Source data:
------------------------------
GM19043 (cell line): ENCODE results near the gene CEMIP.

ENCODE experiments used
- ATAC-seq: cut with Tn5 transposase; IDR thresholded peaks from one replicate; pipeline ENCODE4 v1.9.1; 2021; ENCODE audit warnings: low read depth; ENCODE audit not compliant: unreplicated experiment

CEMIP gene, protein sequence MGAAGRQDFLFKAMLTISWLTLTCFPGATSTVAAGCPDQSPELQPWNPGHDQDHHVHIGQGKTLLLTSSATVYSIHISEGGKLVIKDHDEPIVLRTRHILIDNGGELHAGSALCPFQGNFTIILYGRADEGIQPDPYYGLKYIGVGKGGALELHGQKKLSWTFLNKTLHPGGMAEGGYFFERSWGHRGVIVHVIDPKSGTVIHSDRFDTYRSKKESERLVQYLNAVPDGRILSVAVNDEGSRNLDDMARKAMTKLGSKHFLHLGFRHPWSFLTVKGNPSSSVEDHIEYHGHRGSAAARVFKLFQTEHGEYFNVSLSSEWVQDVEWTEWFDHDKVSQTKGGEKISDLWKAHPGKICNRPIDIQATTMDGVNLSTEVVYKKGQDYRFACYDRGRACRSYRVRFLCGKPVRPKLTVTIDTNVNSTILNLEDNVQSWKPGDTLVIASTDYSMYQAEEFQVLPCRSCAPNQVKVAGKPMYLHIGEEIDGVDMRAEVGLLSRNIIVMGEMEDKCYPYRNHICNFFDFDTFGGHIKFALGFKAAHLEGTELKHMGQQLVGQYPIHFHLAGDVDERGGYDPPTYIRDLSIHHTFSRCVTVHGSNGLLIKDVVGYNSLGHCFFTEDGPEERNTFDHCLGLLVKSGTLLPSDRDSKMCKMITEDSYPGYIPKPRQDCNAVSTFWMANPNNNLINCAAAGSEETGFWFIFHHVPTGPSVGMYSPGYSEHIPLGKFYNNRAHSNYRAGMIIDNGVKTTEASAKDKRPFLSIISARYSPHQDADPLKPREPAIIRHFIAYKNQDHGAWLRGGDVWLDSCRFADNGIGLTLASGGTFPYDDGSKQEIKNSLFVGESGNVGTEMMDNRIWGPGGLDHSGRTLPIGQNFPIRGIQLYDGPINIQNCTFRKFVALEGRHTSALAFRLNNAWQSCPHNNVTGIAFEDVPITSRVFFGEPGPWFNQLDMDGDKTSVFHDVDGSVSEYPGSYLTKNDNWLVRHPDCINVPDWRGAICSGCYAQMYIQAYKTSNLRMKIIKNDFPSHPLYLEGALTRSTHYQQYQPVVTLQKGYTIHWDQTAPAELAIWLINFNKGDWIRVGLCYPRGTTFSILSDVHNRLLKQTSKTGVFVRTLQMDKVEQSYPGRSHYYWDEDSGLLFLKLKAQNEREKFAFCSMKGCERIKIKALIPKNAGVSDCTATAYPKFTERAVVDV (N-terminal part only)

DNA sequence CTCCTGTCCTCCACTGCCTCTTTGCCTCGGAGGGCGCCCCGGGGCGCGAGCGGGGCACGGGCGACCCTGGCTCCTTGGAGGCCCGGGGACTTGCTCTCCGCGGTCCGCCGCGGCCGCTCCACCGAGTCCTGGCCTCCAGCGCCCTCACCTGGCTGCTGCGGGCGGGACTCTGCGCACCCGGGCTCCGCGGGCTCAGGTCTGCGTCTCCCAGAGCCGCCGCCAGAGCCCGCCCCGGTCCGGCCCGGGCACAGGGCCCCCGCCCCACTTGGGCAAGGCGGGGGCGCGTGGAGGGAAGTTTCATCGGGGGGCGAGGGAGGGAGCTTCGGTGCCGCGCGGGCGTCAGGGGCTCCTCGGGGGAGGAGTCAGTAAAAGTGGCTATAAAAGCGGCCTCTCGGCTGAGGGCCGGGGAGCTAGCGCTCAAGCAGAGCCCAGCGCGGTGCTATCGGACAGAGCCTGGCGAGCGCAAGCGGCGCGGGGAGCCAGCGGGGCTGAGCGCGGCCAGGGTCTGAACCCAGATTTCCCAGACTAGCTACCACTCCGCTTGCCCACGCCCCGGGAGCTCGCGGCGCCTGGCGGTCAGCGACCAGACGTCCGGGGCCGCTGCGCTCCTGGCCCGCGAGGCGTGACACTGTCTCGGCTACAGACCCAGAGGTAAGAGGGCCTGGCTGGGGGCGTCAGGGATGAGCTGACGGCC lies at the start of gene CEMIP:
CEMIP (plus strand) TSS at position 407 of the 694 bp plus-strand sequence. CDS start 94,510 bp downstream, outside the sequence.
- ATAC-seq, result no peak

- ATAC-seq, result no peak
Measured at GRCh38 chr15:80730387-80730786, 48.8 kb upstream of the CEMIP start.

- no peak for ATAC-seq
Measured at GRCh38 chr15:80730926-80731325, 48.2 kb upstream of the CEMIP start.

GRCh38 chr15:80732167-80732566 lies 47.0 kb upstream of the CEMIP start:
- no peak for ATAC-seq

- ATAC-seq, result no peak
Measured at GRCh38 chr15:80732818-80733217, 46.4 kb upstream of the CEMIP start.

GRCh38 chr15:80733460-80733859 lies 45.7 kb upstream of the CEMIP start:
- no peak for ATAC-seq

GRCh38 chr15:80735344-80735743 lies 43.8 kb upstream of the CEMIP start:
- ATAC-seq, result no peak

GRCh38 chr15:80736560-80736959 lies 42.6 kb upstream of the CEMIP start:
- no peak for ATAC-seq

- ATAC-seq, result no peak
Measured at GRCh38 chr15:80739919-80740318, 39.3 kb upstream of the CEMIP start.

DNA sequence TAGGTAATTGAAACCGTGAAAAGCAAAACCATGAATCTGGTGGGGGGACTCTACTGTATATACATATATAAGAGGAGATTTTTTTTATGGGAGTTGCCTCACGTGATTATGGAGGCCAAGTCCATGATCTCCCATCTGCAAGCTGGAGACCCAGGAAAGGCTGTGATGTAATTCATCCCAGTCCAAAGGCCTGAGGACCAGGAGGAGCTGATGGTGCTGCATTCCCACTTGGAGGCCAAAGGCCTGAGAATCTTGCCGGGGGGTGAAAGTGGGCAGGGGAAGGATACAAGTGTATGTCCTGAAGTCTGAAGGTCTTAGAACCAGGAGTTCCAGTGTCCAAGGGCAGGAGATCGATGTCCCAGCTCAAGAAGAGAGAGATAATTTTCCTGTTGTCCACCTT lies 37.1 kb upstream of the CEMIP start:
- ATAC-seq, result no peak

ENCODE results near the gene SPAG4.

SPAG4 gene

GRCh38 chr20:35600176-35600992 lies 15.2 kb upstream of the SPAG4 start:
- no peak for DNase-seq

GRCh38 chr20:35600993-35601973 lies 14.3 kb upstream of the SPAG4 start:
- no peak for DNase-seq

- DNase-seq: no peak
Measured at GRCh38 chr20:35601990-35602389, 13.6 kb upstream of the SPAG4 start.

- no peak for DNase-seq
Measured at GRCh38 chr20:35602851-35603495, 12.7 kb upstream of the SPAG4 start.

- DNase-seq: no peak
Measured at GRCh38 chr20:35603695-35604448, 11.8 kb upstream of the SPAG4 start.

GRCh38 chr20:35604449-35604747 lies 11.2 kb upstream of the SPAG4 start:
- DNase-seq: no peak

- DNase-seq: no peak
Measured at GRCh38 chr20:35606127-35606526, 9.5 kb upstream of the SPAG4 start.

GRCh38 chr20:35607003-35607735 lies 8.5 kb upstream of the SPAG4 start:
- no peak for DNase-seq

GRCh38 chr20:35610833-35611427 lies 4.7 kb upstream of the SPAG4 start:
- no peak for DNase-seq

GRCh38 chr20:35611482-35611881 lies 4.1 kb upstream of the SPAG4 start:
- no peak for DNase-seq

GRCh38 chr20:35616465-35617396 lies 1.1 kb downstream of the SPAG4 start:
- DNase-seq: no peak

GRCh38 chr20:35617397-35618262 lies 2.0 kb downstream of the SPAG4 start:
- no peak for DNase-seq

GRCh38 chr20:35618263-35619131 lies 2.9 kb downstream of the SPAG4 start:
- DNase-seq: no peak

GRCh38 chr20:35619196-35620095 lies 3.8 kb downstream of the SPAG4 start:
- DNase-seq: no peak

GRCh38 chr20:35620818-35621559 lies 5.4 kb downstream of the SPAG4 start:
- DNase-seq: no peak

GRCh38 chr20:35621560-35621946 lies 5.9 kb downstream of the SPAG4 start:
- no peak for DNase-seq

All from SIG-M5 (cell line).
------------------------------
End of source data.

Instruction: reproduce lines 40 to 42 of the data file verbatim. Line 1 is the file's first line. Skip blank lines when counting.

- DNase-seq: no peak
Measured at GRCh38 chr20:35606127-35606526, 9.5 kb upstream of the SPAG4 start.

GRCh38 chr20:35607003-35607735 lies 8.5 kb upstream of the SPAG4 start: